You might remember the nights where you fall asleep instantly and wake up feeling refreshed and ready to take on the day. A quality night of sleep can do a lot to improve your mental and physical health. A third of your life is spent sleeping, so it’s essential to understand what could be costing you some quality shut-eye.


The foods you put in your mouth can actually affect your sleep. Things that are high in sugar and carbs or that are highly processed are hard on your stomach and will disturb your sleeping rhythms. Avoid caffeine before bed, and eat a meal that is light on the stomach but filling enough that you won’t be disturbed by a rumbling stomach. Otherwise, you’ll be tossing and turning all night.

Lack of Exercise

A good sweat can help you fall asleep more naturally. Try not to exercise intensely late at night because it will have the opposite effect. A high-intensity workout will get your body pumped up and ready to move rather than tired out and ready to sleep.

If time constraints or personal preference do make it so that you exercise at night, opt for a lower intensity workout such as yoga. Leave at least one hour between your workout and bedtime.


The mattress you use can have a dramatic effect on your sleep. Mattresses vary widely in style and level of softness, and personal preference varies just as much. A mattress that is perfect for one person may render another person sleepless.
Experts generally recommend replacing your mattress once every ten years, but different factors including care of the mattress and your personal needs.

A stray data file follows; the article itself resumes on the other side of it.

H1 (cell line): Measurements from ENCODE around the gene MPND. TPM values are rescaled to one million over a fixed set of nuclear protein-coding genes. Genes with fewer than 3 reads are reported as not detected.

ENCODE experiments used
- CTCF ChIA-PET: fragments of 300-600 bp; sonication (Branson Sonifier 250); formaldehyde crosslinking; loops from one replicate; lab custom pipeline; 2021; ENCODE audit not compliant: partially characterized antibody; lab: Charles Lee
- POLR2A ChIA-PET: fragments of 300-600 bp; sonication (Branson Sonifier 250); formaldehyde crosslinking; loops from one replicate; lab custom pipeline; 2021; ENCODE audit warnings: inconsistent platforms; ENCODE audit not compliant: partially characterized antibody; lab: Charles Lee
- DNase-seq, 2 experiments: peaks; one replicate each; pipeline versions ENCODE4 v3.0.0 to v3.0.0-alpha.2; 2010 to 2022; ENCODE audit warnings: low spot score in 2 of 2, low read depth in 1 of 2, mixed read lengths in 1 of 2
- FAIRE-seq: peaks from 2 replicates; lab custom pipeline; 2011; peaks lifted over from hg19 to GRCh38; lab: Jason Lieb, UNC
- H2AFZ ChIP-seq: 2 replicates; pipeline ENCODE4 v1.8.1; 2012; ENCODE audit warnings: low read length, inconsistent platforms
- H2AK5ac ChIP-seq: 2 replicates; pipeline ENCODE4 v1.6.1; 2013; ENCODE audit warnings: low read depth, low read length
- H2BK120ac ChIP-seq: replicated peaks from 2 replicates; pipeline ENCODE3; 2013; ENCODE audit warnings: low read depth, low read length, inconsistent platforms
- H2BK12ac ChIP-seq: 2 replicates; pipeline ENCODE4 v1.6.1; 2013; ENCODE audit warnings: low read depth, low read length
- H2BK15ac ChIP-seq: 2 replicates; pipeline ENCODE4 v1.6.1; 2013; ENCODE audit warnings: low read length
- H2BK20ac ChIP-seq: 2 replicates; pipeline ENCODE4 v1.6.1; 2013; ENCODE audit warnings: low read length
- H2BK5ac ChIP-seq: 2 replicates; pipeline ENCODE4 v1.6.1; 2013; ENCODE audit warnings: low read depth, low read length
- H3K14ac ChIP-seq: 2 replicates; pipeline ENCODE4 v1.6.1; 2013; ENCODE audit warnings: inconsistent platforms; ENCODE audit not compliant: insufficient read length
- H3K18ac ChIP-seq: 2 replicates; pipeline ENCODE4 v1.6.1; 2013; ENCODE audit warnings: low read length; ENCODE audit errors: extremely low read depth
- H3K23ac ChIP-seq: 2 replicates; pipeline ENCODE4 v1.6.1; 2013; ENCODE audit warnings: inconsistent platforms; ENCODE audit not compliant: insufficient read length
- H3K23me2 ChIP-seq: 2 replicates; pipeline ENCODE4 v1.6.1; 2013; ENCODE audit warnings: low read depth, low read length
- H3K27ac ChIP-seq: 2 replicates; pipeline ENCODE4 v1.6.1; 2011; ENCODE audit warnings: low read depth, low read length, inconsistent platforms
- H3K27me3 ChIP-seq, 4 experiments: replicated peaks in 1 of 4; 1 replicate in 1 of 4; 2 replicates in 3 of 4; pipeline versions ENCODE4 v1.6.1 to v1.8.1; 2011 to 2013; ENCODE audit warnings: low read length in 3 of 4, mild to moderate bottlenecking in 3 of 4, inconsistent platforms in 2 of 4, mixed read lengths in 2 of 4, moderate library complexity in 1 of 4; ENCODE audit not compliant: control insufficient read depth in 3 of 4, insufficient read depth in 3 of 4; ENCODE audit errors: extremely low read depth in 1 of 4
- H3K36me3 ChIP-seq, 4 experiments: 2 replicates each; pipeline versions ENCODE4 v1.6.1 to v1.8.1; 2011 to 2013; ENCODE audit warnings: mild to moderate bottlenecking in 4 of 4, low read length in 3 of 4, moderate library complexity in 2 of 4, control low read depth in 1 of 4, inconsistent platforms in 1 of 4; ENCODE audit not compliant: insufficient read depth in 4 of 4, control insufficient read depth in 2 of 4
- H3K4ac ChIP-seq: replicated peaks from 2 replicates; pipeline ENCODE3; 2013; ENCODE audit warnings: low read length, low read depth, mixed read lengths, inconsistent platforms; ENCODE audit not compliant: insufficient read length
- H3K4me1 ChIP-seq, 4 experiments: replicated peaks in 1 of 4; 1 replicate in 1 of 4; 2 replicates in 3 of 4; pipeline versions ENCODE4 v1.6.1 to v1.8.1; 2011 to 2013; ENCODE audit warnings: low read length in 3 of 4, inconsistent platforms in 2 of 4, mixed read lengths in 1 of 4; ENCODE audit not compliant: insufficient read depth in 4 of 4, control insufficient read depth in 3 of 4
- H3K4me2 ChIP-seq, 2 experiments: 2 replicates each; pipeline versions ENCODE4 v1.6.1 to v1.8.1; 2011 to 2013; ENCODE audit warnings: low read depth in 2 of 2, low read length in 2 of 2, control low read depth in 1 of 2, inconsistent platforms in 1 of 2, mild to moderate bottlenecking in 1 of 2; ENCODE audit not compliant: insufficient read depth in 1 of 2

Although alcohol is often thought to help people sleep, the way the depressant alters sleep cycles can leave you feeling like you didn’t sleep at all. While you may fall asleep more quickly after a drink, you’re less likely to get adequate time in REM cycle sleep, leaving you tired in the morning. Also, you’ll probably find yourself waking up more often to go to the restroom. In the few hours before bed, stick with water and other non-caffeinated beverages.


If you are sweating or freezing, you are not getting a good night of sleep. Even if you don’t wake up fully, you’ll be tossing blankets off or pulling them closer, as well as tossing and turning or shivering all night long.

The ideal temperature should be around 70 degrees at night. Experiment with different temperatures to find your preference. You may also look at the possibility of installing a room fan in your bedroom. Some people prefer having a constant flow of air over their bodies while they sleep.


When you’re stressed, your mind can race with many thoughts at night, inhibiting your ability to sleep. Try playing some relaxing music or making the room as dark as possible. Write down your concerns, and practice self-talk to reassure that it’s ok that tasks wait for the next day.
You may also consider meditation. There are many apps out there than can guide you through meditation exercises specifically targeted to help you sleep. These can be short or long depending on your needs.

Sharing Your Bed

Even a king-size bed can feel cramped with another person in it. It’s not uncommon for married couples to sleep in separate rooms. Have your pets sleep on the floor to give you space to spread out. Use earplugs if your partner is sawing logs all night.
Ongoing sleep problems can cause emotional stress, poor job performance, and strain on your relationships. If you are tired of being exhausted in the morning, change some of your lifestyle habits to wake up feeling like a million bucks.

Author's Bio: 

Hannah Whittenly is a freelance writer from Sacramento, California. A mother of two, Hannah enjoys writing on blogs of all niches.